Positioning System Guide to Choose the Correct Linear Actuator in 12 Steps –Part III


  1. Multiple Centre of Gravity Positions

The center of gravity of the load that is moved keeps changing as it moves across the axes. For every position, the center of gravity with respect to the datum (home) point on the different axes needs to be calculated. As the load/ object travels across the system in accelerated or decelerated movements, its center of gravity relative to a coordinate will keep changing. So, when mounting the linear systems, the different positions and calculations of center of gravity of the object at various points with respect to all the axes will need to be calculated.

Calculating the center of gravity at various positions, in the application and averaging the calculations will assist you in employing the right mounting methods.

  1. Load Bearing Capacity

Calculating the mass or geometry of the load at various points on the axes with respect to the coordinates will help determine the load bearing capacity of the system. Stationary loading factors, and rapid moment loads, are other factors to be considered when determining the load capacity. The integrated linear systems, engines, and gearboxes act as overhung loads. This is also a determinant in calculating the load capacity.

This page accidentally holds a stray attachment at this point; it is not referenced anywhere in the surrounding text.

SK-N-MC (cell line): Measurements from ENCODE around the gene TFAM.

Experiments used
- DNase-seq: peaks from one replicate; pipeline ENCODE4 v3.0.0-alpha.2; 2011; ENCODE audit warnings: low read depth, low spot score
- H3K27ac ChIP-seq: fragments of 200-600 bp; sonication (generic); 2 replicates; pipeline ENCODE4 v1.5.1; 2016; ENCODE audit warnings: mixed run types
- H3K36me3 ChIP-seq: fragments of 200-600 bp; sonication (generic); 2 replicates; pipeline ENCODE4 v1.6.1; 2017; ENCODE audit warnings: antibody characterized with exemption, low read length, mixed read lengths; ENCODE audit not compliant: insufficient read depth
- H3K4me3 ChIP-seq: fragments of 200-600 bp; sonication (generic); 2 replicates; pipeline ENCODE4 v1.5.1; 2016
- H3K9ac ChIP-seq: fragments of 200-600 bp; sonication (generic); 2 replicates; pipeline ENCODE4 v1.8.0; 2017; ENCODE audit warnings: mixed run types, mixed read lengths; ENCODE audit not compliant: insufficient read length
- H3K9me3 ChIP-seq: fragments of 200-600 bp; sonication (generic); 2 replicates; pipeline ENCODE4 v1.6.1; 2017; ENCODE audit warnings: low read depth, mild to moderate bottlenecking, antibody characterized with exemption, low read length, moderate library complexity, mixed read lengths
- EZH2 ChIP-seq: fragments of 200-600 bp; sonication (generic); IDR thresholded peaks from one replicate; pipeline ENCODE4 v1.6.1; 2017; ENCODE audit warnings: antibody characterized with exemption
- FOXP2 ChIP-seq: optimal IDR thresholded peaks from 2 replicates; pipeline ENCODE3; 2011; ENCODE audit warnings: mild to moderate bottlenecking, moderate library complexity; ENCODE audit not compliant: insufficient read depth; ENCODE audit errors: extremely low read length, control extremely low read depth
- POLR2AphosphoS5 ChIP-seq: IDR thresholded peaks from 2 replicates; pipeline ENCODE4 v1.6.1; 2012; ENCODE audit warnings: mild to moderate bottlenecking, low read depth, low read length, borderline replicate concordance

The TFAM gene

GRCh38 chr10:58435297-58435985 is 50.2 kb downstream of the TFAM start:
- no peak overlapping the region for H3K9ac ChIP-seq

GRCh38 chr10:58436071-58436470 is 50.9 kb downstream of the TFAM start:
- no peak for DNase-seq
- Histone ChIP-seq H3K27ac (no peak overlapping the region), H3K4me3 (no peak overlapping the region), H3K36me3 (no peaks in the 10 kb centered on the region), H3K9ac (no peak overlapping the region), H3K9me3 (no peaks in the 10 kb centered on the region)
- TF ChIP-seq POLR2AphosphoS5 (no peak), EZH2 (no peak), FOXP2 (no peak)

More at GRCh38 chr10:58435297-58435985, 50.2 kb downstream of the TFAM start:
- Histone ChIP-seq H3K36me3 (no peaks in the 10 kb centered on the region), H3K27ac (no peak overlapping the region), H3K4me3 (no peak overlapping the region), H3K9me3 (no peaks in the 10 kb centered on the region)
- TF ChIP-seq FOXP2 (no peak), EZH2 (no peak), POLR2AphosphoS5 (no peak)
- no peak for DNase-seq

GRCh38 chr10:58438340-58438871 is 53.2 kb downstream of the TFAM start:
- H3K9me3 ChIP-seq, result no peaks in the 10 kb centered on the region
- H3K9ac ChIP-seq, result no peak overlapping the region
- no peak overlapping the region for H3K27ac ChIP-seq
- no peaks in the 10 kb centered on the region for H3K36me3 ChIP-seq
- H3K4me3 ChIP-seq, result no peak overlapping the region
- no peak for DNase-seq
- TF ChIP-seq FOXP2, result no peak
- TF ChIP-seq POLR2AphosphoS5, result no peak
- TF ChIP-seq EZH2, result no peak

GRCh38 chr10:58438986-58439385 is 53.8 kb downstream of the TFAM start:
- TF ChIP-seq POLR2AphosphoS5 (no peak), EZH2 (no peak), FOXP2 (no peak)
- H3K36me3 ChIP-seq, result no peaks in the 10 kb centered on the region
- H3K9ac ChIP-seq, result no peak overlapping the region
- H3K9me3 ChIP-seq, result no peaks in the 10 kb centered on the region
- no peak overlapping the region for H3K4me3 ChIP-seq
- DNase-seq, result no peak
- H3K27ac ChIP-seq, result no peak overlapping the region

1. Stroke Lengths

The stroke length of the actuator for each axis needs to be determined to provide the right direction and magnitude of movement. The extent of movement is largely dependent on the type of actuator used. For example, when using heavy duty ball screw actuators, the ball screw will determine the length of stroke. The stroke length cannot exceed the length of the ball screw. On the other hand, linear actuators utilizing belt drives have no limit on the stroke length. Theoretically, the stroke length can be infinite but in practical application, the length rarely exceeds 10 meters.

  1. Precision & Repeatability

Most applications that require movement have definite needs for precision and repeatability. These are two important factors during the design and conception stages. The repeatability and accuracy of every linear actuator is defined upon production. You will need to speak to your manufacturer or supplier and purchase an actuator that fits your specific requirements. Generally, linear actuators with ball screws are more precise compared to those with belt drives.